Emphasis None None None

Here's the confusing part, AudioGrabber gives the same values as a Xing rip/product, so really the only way to tell is if the rip sounds clean, rather then muggy (or the high ends sound washed). Downloader beware!

Installing and Configuring Various MP3 Compression Software

Installing and Configuring the FHG Radium MP3 codec:

Latest version is v1.263. The Radium codec is faulty for the 192 kbps settings. They set it for Joint Stereo rather then Stereo for some weird reason, but a lot of people say Joint Stereo at 192 kbps sounds really good. In my opinion, it tends to give the MP3s a hiss and can even distort the bass/high ends. YOU MUST USE Stereo as this tends to make the MP3 sound a lot cleaner.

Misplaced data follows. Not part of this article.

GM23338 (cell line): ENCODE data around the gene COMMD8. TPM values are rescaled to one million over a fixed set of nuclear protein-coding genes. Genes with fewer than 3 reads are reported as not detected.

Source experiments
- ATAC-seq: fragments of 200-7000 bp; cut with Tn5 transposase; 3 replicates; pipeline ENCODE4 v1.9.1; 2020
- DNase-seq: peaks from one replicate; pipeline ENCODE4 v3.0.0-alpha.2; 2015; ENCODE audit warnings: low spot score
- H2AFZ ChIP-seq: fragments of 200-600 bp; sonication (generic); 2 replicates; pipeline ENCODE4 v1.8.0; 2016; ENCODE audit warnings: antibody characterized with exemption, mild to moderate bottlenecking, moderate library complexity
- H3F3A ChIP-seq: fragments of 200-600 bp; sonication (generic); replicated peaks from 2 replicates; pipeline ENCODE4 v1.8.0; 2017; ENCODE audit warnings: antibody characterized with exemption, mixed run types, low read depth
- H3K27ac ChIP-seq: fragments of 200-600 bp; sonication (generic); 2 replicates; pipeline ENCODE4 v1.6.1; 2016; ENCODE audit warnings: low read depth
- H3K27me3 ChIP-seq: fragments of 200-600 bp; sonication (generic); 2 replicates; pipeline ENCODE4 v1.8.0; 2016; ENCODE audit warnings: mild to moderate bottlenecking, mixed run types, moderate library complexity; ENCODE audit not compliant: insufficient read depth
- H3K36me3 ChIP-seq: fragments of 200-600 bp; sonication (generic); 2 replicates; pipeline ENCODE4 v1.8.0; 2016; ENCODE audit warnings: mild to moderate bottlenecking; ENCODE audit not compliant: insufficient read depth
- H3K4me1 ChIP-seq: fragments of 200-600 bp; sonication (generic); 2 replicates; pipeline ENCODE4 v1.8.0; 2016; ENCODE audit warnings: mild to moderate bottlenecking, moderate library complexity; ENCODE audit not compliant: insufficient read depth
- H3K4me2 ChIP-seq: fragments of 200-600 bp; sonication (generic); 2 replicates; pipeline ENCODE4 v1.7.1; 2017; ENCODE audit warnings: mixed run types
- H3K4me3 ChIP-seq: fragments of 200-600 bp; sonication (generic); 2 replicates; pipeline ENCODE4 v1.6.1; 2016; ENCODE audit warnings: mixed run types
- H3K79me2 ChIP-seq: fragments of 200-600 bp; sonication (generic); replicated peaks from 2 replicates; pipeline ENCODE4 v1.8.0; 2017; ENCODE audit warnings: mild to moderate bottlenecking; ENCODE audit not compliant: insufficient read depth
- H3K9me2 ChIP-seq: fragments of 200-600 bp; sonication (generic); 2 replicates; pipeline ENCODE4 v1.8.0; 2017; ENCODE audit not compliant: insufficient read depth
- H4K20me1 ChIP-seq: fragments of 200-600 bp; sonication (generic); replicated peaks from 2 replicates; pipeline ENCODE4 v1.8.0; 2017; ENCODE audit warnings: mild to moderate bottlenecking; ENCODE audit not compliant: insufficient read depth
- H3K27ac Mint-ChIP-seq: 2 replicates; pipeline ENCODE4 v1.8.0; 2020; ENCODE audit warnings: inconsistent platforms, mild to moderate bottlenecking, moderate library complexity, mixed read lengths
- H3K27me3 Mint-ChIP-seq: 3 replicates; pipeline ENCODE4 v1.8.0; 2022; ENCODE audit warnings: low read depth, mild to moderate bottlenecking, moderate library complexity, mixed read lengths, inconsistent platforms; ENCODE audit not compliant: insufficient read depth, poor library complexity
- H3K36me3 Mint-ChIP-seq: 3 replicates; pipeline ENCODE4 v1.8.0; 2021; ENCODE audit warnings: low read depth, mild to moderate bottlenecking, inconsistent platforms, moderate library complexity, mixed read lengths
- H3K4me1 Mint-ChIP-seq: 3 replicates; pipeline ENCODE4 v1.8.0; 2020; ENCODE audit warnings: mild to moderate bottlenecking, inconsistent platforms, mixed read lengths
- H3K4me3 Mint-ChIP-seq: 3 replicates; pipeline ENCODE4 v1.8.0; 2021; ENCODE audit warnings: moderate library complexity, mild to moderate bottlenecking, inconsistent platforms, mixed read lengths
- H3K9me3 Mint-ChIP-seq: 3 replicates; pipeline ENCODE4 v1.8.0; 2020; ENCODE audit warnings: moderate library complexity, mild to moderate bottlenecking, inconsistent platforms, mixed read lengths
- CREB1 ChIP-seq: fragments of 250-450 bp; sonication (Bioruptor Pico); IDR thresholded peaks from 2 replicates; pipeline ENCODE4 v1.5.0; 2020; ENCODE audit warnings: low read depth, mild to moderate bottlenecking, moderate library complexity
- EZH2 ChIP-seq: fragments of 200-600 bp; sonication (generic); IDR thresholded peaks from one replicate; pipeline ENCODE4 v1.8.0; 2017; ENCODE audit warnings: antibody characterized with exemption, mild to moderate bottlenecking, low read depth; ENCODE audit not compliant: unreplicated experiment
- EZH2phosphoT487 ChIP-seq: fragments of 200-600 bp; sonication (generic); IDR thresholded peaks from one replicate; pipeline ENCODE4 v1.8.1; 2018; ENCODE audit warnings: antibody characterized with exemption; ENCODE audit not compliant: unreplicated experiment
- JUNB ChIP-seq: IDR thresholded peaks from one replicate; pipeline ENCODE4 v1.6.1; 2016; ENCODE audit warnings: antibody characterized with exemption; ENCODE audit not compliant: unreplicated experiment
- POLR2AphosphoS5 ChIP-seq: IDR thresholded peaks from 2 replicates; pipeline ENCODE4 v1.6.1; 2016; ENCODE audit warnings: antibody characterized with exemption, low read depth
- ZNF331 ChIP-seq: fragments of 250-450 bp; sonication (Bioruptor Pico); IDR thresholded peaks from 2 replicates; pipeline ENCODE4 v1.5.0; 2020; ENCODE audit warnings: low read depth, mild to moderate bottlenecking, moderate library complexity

The following applies to proper configuration of the codec:

  1. Unzip into a temporary directory, then run setupl3c.exe, and follow the prompts. This will, in most cases, install the codec into: c:\audio\l3codec-rdm You do have the option of installing the codec into any directory you specify, if you decide to place it in a different directory, make a mental note of where you placed it.
  2. Then go into the codec directory and run RaMp3Cfg.exe. This can also be accessed in one of two ways: START>RUN then typing in RaMp3Cfg.exe file or... START>PROGRAMS>FHG-Radium Codec>CODEC Control Panel
  3. Once in the configuration, click on the down arrow beside the 192 kbps configuration and set this to Stereo (located at the top of the list) from the present setting of Joint Stereo: MS. ---

Patching AudioActive Studio Pro: